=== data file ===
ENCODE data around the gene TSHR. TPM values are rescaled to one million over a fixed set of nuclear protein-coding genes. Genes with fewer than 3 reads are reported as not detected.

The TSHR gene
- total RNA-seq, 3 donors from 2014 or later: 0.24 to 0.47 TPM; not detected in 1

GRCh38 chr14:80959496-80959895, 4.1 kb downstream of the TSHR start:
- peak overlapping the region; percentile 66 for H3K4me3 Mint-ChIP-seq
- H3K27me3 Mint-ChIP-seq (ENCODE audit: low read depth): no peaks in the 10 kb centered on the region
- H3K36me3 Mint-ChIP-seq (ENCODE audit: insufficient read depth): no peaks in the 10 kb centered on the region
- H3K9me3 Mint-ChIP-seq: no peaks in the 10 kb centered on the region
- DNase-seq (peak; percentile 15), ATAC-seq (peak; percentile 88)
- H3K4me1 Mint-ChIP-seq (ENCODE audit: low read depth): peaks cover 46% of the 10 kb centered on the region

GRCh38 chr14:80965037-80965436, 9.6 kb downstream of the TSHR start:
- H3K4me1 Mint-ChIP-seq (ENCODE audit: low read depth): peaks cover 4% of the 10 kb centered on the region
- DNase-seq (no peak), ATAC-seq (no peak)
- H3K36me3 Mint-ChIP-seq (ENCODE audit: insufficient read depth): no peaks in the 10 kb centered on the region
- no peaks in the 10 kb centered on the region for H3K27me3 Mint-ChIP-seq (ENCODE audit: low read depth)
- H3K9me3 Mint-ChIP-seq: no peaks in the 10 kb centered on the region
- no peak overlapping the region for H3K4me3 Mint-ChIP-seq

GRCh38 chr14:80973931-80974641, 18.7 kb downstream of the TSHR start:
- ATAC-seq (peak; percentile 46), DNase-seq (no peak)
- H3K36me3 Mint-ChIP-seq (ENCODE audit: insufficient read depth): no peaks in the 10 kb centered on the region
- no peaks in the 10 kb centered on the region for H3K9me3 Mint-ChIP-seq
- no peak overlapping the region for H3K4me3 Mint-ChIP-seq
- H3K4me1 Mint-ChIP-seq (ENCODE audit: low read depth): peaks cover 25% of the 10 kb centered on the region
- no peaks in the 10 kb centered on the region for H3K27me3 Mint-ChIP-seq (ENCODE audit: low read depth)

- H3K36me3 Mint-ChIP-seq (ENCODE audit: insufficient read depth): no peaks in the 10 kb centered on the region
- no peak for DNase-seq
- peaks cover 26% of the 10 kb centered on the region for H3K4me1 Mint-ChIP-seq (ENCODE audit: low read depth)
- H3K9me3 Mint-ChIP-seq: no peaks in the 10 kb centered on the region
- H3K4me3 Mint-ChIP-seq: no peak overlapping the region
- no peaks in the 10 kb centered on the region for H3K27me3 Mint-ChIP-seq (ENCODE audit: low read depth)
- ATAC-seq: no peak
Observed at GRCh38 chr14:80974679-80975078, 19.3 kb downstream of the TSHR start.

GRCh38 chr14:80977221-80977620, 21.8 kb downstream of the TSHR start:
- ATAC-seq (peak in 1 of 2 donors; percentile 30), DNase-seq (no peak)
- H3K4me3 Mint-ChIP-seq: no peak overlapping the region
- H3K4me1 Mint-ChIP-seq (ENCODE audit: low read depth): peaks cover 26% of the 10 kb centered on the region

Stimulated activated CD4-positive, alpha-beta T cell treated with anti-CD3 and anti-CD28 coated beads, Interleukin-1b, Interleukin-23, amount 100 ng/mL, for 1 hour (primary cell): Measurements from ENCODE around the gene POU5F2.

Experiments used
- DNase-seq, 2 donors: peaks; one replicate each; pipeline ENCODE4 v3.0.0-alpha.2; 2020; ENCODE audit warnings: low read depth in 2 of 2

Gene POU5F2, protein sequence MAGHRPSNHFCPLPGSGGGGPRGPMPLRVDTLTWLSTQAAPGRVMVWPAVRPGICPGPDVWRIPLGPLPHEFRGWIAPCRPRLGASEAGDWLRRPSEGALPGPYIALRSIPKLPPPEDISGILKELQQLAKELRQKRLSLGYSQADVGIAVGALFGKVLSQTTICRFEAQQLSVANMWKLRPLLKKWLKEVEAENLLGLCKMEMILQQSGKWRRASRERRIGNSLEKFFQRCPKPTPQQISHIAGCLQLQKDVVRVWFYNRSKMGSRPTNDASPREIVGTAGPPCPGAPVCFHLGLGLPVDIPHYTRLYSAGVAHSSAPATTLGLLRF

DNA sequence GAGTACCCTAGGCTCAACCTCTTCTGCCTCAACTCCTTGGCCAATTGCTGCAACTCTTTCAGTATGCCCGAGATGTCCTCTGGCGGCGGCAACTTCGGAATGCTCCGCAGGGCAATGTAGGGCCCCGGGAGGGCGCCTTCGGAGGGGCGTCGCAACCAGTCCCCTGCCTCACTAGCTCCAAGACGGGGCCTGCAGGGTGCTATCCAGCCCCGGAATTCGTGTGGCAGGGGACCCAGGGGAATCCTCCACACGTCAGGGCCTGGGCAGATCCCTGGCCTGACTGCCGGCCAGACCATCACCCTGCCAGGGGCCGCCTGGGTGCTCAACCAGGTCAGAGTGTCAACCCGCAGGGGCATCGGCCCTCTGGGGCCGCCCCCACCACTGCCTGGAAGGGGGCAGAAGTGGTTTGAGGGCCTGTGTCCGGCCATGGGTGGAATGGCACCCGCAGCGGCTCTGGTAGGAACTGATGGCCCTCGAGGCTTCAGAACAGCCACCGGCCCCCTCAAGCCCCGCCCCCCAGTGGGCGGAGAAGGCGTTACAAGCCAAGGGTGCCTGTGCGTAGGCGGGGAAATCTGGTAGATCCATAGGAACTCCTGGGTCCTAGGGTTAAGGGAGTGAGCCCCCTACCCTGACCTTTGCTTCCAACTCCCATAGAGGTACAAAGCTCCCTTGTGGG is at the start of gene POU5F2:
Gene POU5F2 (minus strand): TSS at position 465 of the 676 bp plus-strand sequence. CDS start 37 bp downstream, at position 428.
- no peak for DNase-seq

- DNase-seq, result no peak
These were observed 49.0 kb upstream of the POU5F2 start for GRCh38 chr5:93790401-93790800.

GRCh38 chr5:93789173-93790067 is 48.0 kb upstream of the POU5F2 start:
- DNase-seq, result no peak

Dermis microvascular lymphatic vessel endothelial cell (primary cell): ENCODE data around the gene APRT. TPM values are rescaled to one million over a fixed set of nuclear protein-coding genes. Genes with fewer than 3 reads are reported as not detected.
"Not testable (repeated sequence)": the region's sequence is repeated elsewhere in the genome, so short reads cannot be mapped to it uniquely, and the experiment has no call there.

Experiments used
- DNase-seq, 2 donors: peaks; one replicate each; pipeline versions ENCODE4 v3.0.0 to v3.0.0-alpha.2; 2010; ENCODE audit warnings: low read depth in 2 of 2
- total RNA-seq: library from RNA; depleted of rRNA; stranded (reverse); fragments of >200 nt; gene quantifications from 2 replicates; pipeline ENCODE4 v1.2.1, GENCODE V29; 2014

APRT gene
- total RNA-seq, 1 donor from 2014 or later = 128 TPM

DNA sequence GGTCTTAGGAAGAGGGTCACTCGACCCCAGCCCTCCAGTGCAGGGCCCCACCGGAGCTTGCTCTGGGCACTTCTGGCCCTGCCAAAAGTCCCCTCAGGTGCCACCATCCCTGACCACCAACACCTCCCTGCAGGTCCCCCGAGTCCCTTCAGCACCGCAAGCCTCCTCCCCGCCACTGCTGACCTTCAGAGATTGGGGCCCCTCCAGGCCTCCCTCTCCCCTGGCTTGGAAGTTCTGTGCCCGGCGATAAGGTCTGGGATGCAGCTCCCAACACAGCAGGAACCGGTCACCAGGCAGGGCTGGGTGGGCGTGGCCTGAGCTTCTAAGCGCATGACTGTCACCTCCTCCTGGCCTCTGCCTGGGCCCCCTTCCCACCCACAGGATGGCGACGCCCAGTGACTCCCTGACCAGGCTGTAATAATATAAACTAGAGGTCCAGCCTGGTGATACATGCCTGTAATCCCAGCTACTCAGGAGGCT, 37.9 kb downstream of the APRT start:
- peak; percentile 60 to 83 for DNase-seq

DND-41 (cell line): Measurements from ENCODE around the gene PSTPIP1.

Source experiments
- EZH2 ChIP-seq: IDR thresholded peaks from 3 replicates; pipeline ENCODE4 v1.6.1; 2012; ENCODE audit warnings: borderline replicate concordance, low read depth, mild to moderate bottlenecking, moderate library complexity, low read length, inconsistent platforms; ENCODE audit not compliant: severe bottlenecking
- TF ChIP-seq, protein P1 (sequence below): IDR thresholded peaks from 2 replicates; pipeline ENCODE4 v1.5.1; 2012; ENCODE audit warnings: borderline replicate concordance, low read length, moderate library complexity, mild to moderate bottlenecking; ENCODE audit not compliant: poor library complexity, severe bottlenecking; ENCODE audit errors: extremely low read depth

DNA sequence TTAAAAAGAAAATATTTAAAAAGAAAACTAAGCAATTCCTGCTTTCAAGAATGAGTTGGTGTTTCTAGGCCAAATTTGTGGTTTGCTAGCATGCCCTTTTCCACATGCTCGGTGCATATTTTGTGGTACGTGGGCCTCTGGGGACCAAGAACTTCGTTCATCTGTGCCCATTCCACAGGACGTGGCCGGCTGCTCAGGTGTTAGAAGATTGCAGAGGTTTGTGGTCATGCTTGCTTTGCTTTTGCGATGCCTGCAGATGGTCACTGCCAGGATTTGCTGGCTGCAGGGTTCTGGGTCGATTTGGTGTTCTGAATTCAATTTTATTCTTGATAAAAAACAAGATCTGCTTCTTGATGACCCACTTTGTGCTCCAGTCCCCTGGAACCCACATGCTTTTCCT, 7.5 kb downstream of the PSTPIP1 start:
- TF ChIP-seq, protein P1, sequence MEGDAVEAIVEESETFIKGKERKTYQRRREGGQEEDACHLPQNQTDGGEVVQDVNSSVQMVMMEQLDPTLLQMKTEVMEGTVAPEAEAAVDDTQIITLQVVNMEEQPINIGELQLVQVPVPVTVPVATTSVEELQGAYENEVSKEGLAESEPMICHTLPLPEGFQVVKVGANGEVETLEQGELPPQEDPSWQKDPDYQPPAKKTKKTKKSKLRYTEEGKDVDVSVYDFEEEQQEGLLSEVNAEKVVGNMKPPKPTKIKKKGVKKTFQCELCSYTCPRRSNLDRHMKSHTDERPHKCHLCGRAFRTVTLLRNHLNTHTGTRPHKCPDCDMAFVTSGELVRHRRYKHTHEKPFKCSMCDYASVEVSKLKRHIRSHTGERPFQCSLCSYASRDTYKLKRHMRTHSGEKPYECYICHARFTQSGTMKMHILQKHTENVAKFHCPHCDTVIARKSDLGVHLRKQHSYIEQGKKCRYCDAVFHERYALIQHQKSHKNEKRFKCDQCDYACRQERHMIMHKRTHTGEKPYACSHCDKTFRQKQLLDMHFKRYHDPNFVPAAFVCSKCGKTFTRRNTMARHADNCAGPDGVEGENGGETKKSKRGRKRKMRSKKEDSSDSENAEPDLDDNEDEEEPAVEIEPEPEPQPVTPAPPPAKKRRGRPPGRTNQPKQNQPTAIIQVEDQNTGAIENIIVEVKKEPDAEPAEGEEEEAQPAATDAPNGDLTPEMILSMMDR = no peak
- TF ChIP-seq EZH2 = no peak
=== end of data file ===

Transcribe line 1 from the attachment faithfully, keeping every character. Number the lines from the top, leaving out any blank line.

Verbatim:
ENCODE data around the gene TSHR. TPM values are rescaled to one million over a fixed set of nuclear protein-coding genes. Genes with fewer than 3 reads are reported as not detected.